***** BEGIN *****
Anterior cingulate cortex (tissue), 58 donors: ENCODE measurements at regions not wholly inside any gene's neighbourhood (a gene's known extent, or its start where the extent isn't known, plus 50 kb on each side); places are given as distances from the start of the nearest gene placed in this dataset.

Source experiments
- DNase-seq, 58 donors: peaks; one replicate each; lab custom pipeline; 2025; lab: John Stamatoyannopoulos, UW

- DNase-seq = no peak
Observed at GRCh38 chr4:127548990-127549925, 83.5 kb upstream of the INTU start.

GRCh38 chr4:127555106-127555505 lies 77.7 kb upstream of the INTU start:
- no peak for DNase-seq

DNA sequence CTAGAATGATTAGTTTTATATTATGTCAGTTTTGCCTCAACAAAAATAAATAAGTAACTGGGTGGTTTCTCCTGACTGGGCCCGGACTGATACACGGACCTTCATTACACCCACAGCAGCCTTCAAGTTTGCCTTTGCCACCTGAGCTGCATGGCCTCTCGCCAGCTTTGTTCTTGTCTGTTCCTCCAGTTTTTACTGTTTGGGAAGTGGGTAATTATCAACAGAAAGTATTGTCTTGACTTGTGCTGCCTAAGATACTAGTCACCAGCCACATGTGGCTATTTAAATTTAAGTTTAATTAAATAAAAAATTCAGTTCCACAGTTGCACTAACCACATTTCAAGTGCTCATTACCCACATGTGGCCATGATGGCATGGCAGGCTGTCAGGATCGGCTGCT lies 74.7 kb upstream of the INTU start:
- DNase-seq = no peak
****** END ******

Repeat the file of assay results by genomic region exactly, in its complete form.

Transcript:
Anterior cingulate cortex (tissue), 58 donors: ENCODE measurements at regions not wholly inside any gene's neighbourhood (a gene's known extent, or its start where the extent isn't known, plus 50 kb on each side); places are given as distances from the start of the nearest gene placed in this dataset.

Source experiments
- DNase-seq, 58 donors: peaks; one replicate each; lab custom pipeline; 2025; lab: John Stamatoyannopoulos, UW

- DNase-seq = no peak
Observed at GRCh38 chr4:127548990-127549925, 83.5 kb upstream of the INTU start.

GRCh38 chr4:127555106-127555505 lies 77.7 kb upstream of the INTU start:
- no peak for DNase-seq

DNA sequence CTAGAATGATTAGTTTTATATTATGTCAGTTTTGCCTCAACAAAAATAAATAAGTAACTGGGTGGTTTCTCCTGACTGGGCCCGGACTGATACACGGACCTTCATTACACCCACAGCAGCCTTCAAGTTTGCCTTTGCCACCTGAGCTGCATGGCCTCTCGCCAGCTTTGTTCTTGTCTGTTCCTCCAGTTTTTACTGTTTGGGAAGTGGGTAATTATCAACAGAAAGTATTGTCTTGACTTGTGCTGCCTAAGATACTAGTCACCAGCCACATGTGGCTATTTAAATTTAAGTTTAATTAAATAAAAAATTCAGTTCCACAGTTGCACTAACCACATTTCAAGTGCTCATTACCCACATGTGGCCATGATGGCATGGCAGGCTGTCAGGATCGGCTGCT lies 74.7 kb upstream of the INTU start:
- DNase-seq = no peak